The summer of comic book movies is officially upon us. Thor kicks off the first of four comic book films set to hit theatres this summer. Thor is directed by Kenneth Branagh who’s known for his screen adaptations of famous Shakespearian plays. These adaptations include Hamlet (1996) and As You Like It (2006). Can a director with a specific reputation make a good comic book movie?


Thor begins with two scientists Jane Foster (Natalie Portman) and Erik Selvig (Stellan Skarsgard) investigating the sky for any unique activity. Alongside the two scientists is a political science intern named Darcy Lewis (Kat Dennings). The three notice a vortex in which someone or something has emerged from. Upon investigation the three find a man who calls himself Thor (Chris Hemsworth). The film than cuts away to show the realm of Asgard which is ruled by a king named Odin (Anthony Hopkins). Thor is the son of Odin and he also has a brother named Loki (Tom Hiddleston).

On a day in which Thor is set to be crowned the new king of Asgard, a break into the kingdom occurs in which the enemy Frost Giants attempts to steal an important artifact (Casket of Ancient Winters). Thor believes that the Frost Giants should be punished for the break in, especially there ruler Laufey (Colm Feore). Odin states that only a few were responsible and a war should not take place due to the carelessness of a few. Thor disobeys his father and travels to the Frost Giants home realm of Jotunheim. Thor attacks the Frost Giants along with Loki and his three friends. Odin enraged by what Thor has done strips away his power and banishes Thor to Earth.


Branagh deserves much credit for being able to take something that could be dismissed as dumb and make it entertaining and intelligent. This comes to the forefront in the way he directs his performers when it comes to delivering over the top dialogue. However, when crediting the delivery and the control of the performance one has to mention the performers themselves. Hemsworth is taking this role seriously and he shows he is more than capable of holding his own with two Oscar winning performers (Hopkins and Portman).   

The effects team who worked on this project also deserves recognition for the realm of Asgard looks admirable. It is because of how great this realm looks that the audience will be able to suspend their disbelief and enjoy the scenery. Thor also delivers when it comes to the action scenes that are not on Earth. The opening fight scene in which Thor takes on the Frost Giants satisfies what the audience is looking for in an action scene. The scene is well shot, is edited well and has a satisfying payoff.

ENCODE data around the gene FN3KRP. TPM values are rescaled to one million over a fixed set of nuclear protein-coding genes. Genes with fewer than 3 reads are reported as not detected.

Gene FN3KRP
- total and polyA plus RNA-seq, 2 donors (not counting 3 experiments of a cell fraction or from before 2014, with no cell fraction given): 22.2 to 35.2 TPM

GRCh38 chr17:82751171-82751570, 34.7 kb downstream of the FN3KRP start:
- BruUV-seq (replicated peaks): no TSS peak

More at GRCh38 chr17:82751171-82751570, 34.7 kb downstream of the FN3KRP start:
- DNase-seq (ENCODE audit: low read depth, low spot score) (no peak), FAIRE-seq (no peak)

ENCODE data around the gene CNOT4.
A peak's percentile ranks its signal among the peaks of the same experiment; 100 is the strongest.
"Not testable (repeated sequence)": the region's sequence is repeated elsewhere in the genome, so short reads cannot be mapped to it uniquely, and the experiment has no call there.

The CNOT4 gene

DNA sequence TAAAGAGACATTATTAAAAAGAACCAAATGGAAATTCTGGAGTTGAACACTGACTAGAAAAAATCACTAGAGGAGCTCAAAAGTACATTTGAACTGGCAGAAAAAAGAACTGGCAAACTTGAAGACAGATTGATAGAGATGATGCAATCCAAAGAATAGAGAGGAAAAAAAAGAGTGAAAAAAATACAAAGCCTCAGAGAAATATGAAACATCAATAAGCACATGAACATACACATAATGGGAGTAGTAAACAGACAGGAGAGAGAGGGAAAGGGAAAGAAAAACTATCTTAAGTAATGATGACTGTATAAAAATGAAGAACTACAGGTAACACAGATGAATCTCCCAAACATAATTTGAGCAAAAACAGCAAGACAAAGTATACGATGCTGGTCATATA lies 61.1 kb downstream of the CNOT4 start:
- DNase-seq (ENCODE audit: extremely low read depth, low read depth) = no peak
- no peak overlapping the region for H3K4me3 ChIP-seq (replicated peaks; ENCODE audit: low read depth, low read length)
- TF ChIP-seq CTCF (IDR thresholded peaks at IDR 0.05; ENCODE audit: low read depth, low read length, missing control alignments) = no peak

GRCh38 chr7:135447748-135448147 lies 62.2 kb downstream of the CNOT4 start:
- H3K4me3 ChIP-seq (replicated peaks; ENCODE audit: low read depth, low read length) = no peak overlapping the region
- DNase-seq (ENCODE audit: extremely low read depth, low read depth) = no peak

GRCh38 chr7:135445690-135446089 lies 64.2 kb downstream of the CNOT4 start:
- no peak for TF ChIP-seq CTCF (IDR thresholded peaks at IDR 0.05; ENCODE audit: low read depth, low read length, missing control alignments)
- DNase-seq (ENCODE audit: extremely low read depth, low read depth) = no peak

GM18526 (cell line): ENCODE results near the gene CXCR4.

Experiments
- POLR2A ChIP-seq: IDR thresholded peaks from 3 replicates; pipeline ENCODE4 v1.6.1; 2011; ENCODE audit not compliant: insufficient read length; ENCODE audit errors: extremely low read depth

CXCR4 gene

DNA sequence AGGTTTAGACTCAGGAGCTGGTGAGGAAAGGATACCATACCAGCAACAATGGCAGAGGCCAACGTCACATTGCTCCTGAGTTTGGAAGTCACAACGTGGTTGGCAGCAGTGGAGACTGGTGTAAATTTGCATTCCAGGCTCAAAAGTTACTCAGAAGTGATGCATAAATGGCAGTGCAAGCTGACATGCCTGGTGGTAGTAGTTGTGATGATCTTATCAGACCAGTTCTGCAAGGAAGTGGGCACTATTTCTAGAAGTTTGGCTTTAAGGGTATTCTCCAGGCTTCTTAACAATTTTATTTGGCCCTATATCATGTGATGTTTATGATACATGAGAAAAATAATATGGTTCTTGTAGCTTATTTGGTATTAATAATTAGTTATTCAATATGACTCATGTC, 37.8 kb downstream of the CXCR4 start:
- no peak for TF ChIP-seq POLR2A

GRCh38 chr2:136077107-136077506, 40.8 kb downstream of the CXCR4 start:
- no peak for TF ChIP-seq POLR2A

What also is fresh about Thor is the story around the rival brother and villain Loki. Loki although he is supposed to be a villain and the audience is supposed to root for his demise. This is difficult to do because you cannot help but to feel for him. This becomes even more apparent when you find out about his past. Hiddleston like Hemsworth is taking his role sincerely. It is rejuvenating to see performers wanting to give good performances in a comic book film.

Thor also explores the concept of a God having to live as a mortal in an effective way. The concept of humbling someone who is as arrogant and powerful as the God Thor is an intriguing premise. I always want to see how the protagonist of a film grows or changes as the film progresses. Thor handles that premise in a mature way for by the end of the film Thor begins to realize that becoming humble and appreciative of the gifts that he possesses is a better path.


Although the writing itself of Thor is strong its development of the side characters is not. Portman’s character is only in the film for the love story and nothing more and this is irritating. Why would you cast a talent like Portman and not use her skills? I understand that her character is a supporting character, however, that does mean her character should be reduced to a plot device and nothing more. Furthermore, the same can be said for the character that Dennings plays. Dennings is supposed to be a comic relief character but her one liners of dialogue can only take her so far. After a couple of scenes her character begins to slow down Thor.

The love story itself is also under developed for despite both Portman’s and Hemsworth’s best efforts they are unable to convince the audience that they can love each other. I do not fault the performers for this because they are working as hard as they can to make it convincing but in the end the love story comes out short. If Thor would have focused more on them becoming closer without the forced love angle than the relationship would have been more genuine.

I mentioned that the action scenes on Asgard are well done. However, on Earth they are clichéd. Thor as a mortal battling other mortals is executed in a clunky way. I can see why the scenes are in Thor because it is showing him as being a capable fighter as a mortal. That being said, they still are not up to par with the scenes at which the audience is able to see what Thor is capable of doing as a God.


Despite my opinions on the love story and the under development of the side characters, I still enjoyed Thor immensely. Branagh has worked hard to make a good comic book film and he has succeeded. The performances are good across the board, and the effects work. Thor’s exploration of the idea of a God becoming a mortal is also fascinating and it works on all levels.  I am still giving Thor a strong recommendation because although it has some flaws it does enough things right for it to be enjoyable. Thor has set the bar high for the other comic book movies due to come out this summer.